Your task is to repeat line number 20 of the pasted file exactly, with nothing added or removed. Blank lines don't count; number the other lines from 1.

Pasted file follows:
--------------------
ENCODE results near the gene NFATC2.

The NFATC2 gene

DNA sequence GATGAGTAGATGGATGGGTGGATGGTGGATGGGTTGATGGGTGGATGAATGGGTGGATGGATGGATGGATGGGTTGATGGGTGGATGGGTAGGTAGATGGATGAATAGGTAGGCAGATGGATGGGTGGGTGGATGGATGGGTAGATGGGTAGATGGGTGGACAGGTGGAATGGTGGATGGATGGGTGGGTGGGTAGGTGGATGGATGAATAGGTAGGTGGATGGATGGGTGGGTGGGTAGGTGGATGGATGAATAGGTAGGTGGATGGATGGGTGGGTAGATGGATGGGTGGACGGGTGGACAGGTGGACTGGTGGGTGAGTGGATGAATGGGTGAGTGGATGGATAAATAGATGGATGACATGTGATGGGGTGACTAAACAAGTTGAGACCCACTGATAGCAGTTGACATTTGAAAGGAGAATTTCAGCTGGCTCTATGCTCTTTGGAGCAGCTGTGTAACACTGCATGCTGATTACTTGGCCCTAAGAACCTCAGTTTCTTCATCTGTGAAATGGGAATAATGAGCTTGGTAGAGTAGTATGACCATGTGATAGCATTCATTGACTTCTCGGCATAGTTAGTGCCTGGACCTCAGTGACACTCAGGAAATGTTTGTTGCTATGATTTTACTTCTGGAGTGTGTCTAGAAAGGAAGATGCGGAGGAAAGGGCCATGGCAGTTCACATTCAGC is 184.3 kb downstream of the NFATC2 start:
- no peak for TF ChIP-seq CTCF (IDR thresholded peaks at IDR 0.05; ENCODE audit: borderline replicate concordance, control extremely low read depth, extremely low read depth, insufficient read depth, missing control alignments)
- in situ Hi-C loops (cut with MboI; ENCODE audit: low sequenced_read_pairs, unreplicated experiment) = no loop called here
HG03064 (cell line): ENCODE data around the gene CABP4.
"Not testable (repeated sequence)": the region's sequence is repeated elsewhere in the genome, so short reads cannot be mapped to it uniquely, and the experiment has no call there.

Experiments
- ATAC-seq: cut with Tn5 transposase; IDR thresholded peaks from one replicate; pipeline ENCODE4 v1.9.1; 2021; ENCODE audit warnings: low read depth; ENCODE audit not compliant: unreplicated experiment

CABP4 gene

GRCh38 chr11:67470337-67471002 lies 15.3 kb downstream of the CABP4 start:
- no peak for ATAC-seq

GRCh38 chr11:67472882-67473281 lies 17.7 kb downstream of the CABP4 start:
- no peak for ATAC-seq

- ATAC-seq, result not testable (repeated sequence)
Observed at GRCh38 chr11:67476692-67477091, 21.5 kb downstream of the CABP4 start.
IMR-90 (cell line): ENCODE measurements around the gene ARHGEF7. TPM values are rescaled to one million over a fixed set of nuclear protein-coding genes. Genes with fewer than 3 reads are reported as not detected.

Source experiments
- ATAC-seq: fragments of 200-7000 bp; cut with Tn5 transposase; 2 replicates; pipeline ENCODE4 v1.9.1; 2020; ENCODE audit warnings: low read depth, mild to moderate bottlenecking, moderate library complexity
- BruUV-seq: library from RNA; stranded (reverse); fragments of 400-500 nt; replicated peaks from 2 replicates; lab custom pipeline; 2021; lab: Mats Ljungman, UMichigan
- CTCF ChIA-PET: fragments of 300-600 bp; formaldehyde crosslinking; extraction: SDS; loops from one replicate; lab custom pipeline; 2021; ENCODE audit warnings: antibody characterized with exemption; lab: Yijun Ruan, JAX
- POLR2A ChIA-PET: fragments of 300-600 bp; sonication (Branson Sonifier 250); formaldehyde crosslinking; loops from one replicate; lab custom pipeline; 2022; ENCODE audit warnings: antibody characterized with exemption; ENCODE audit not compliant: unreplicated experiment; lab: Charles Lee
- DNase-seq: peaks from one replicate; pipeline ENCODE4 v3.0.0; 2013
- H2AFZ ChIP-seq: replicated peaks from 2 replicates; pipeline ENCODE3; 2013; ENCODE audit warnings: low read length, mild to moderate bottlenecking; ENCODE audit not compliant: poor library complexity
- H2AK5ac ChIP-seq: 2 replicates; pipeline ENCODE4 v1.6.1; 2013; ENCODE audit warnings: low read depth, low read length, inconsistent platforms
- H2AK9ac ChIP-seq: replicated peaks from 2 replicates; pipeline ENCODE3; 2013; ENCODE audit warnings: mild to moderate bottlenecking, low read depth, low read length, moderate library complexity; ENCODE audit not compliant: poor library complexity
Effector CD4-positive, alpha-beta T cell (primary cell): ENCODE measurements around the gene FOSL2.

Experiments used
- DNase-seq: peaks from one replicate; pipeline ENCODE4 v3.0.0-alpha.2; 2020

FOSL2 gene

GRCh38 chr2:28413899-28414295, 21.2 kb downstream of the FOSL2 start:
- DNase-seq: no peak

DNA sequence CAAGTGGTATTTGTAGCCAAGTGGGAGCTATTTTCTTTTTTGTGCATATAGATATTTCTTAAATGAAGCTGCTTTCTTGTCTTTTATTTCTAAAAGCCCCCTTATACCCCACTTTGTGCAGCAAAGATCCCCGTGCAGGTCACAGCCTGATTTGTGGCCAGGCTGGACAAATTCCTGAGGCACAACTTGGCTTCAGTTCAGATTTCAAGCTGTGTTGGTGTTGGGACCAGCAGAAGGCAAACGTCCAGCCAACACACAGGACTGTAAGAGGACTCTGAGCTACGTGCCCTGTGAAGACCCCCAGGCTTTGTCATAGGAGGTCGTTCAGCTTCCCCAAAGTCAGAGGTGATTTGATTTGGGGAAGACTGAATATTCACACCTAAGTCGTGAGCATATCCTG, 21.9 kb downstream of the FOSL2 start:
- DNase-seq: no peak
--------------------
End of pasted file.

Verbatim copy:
- BruUV-seq: library from RNA; stranded (reverse); fragments of 400-500 nt; replicated peaks from 2 replicates; lab custom pipeline; 2021; lab: Mats Ljungman, UMichigan